Forum Index » General Lightweight Backpacking Discussion » How do I get and stay asleep on the trail?


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Michael Skwarczek
(uberkatzen) - F

Locale: Sudamerica
relax and rest on 09/21/2009 10:13:32 MDT Print View

Ugh, I used to wrestle with this too. Tried weed, but I was just laying there high. With PM's if I don't fall asleep immediately, I instead start fretting. Whiskey is a nice conversation around camp, and it helps me chill out.

But I came to deeply appreciate that rest is a physical and mental state. So, simply lying prone and mentally relaxing, was a greater part of what my body and mind needed, which led to sleep. And I stopped struggling toward sleep. Honestly, I don't even really focus on it, I just lay there and appreciate where I am.

I really discovered this when I started sleeping out in the open, without a tent, in full connection with the place I was in. It sounds corny, but when I'd wake up in the night, I could smile at the expanse of stars, smell the earth and the wind. Enjoy everything that comes with that sense of peace. A tent sort of disconnects me from that.

So, connect yourself with the place you've chosen and relax there.

And, hey, use some truly relaxing bed time herbs. Get some chamomile, sleepy-time teas. They work if you let them. Once again, just relax.

cheers,
-Michael

Edited by uberkatzen on 09/21/2009 10:25:25 MDT.

Art Sandt
(artsandt) - F
Re: relax and rest on 09/21/2009 11:25:01 MDT Print View

I did a lot of backpacking before I could really fall asleep on the trail too, but eventually I learned how. It's probably different for everybody, but here's how it was for me. What did it for me was my first solo trip longer than 2 nights. On overnighters--which have always been the majority of my trips--I was always thinking about the drive home the next day, errands I'd have to run once I got back in town, projects left unfinished, people to meet, places to be, etc. In other words, on an overnighter for me, my mind is still connected to my home-life.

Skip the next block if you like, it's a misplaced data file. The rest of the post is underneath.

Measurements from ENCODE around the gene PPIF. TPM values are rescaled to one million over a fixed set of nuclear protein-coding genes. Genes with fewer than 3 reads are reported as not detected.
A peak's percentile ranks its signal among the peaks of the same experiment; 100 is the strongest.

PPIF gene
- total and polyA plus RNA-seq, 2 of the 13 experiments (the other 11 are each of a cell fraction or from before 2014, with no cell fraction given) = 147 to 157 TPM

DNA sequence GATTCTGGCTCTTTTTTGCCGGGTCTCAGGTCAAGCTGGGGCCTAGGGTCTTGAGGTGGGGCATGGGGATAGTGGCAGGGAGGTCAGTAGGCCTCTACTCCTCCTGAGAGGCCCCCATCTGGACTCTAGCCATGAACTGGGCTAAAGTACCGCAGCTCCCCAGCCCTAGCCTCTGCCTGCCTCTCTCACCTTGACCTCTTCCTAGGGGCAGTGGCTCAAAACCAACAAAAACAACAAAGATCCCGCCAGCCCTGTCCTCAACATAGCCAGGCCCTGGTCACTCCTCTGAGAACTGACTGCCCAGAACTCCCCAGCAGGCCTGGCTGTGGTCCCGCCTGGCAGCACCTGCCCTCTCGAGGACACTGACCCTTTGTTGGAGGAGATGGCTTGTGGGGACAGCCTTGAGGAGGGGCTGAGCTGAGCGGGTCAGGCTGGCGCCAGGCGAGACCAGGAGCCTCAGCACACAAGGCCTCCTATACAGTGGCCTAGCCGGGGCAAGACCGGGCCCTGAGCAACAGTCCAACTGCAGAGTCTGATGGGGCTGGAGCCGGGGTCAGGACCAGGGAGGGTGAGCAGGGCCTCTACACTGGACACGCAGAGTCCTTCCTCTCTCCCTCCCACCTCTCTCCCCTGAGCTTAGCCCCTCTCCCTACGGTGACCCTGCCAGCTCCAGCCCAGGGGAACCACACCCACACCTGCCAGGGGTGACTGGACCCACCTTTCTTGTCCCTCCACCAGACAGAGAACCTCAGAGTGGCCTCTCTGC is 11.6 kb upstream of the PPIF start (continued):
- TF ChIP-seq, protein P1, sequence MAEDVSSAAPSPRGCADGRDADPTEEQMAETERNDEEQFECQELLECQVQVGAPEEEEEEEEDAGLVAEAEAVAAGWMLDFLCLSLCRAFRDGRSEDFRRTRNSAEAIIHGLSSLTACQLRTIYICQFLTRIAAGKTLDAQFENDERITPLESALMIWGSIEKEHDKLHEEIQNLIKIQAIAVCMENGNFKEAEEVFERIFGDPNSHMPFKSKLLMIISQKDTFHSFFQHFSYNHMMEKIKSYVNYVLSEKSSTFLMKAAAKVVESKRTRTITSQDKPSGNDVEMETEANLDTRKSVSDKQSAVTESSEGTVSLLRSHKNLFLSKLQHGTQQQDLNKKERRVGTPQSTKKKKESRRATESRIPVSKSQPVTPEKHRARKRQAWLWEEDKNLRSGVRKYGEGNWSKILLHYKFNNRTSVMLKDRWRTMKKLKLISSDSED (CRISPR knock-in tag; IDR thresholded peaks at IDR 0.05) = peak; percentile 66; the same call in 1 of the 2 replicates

The first time I could truly let go of all that was on my first 3 nighter solo hike. It forced me to focus on my goal: my car that was some 50 miles down the trail from where I started. To get there, I could rely on no one but myself. Insubordination in the form of restlessness could not be tolerated. I went to sleep the second night of the trip, 45 minutes after sunset, with a unique feeling. I thought to myself, "last night I woke up on the trail and tonight I'll go to sleep on the trail." No thoughts of "city-life" entered my mind and I was able to relax in this new context.

I'd also agree with Michael's sage advice: "Simply lying prone and mentally relaxing, was a greater part of what my body and mind needed, which led to sleep."

Even if I'm unable to fall asleep--maybe I'm still on city-time and have been getting to sleep at 2am for the past month, maybe I just can't let go of a concern that's worrying me--what it all boils down to is that even if I'm fully awake all night long, the more relaxed my body is and the more calm my mind, the more refreshed I feel in the morning. Tossing and turning, fretting about not falling asleep: these things will only tire me out, not refresh me.

Edited by artsandt on 09/21/2009 11:27:34 MDT.

te - wa
(mikeinfhaz) - F

Locale: Phoenix
How do I get and stay asleep on the trail? on 09/21/2009 11:26:16 MDT Print View

what the hangers are saying: "i sleep great in a hammock."
(maybe there's some stock to take in them there words)

i support your effort in trying a reliable hammock as a solution to your problem. ive been b'packing for 12 years, went UL without the help of forums or magazines, and transitioned to hanging 2 years ago. Ive watched about a dozen groundlings make the switch, and ALL of them (not to mention the tens that switch every day, around the world) that i personally know and hike with, report the immensely satisfying results.
the Mayans were right.

i also think the "solution" of drugs is both crass and rediculous.

Edited by mikeinfhaz on 09/21/2009 11:37:48 MDT.

Lynn Tramper
(retropump) - F

Locale: The Antipodes of La Coruna
Re: How do I get and stay asleep on the trail? on 09/21/2009 13:49:06 MDT Print View

For me I find that I needed to adopt trail habits into my home life. This means going to bed at 8pm and sleeping on the floor with a quilt and a fan blowing on me....seriously. Also agree that if you CAN'T fall or stay asleep, just accepting it and relaxing and enjoying the moment is the next best thing. That, or read a book.

"i also think the "solution" of drugs is both crass and rediculous."